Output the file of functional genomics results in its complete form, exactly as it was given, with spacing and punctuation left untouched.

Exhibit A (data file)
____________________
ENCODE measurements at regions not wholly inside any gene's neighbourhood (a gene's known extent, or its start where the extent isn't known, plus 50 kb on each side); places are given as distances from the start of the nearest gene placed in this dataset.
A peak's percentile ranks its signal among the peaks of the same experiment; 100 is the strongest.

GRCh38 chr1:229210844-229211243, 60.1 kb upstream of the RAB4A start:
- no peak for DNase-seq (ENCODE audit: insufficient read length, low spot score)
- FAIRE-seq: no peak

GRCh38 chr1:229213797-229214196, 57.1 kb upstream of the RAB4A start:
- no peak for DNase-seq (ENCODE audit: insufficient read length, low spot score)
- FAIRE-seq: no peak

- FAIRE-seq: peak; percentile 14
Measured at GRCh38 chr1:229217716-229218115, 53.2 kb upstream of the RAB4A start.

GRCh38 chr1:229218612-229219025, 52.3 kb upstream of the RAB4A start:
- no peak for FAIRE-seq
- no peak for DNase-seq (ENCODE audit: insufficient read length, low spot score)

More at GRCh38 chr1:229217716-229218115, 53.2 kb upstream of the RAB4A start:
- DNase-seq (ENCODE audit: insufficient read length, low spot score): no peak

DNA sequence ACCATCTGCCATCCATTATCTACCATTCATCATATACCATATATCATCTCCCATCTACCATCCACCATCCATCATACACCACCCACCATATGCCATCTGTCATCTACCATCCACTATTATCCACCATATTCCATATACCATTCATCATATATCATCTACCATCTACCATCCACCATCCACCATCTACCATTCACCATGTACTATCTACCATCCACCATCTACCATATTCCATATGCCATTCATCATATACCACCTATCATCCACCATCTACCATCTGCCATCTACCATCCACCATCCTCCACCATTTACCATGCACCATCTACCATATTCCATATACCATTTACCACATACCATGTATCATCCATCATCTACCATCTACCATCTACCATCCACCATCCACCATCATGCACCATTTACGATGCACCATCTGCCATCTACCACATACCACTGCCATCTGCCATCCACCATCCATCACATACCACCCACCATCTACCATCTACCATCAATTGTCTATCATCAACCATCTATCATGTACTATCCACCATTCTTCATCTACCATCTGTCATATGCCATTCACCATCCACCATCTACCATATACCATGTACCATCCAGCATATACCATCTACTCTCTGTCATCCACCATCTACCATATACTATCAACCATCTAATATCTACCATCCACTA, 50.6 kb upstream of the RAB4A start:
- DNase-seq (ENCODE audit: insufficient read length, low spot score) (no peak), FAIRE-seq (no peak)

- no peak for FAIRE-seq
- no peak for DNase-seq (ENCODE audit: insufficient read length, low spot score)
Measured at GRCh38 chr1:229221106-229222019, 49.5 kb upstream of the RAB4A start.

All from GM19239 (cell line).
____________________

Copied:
ENCODE measurements at regions not wholly inside any gene's neighbourhood (a gene's known extent, or its start where the extent isn't known, plus 50 kb on each side); places are given as distances from the start of the nearest gene placed in this dataset.
A peak's percentile ranks its signal among the peaks of the same experiment; 100 is the strongest.

GRCh38 chr1:229210844-229211243, 60.1 kb upstream of the RAB4A start:
- no peak for DNase-seq (ENCODE audit: insufficient read length, low spot score)
- FAIRE-seq: no peak

GRCh38 chr1:229213797-229214196, 57.1 kb upstream of the RAB4A start:
- no peak for DNase-seq (ENCODE audit: insufficient read length, low spot score)
- FAIRE-seq: no peak

- FAIRE-seq: peak; percentile 14
Measured at GRCh38 chr1:229217716-229218115, 53.2 kb upstream of the RAB4A start.

GRCh38 chr1:229218612-229219025, 52.3 kb upstream of the RAB4A start:
- no peak for FAIRE-seq
- no peak for DNase-seq (ENCODE audit: insufficient read length, low spot score)

More at GRCh38 chr1:229217716-229218115, 53.2 kb upstream of the RAB4A start:
- DNase-seq (ENCODE audit: insufficient read length, low spot score): no peak

DNA sequence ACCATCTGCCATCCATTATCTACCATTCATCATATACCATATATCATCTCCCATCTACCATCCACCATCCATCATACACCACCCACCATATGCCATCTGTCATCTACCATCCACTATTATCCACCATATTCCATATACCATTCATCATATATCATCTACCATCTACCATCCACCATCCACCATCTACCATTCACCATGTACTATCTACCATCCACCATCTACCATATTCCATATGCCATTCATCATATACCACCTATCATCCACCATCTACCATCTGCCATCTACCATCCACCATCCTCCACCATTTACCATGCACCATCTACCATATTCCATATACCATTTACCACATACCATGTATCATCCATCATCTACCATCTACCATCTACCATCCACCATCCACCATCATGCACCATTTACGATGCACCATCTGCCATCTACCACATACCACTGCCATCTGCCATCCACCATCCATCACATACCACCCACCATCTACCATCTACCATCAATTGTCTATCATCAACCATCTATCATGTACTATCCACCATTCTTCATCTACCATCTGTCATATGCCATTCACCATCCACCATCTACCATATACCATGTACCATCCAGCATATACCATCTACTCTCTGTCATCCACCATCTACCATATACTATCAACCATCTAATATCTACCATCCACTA, 50.6 kb upstream of the RAB4A start:
- DNase-seq (ENCODE audit: insufficient read length, low spot score) (no peak), FAIRE-seq (no peak)

- no peak for FAIRE-seq
- no peak for DNase-seq (ENCODE audit: insufficient read length, low spot score)
Measured at GRCh38 chr1:229221106-229222019, 49.5 kb upstream of the RAB4A start.

All from GM19239 (cell line).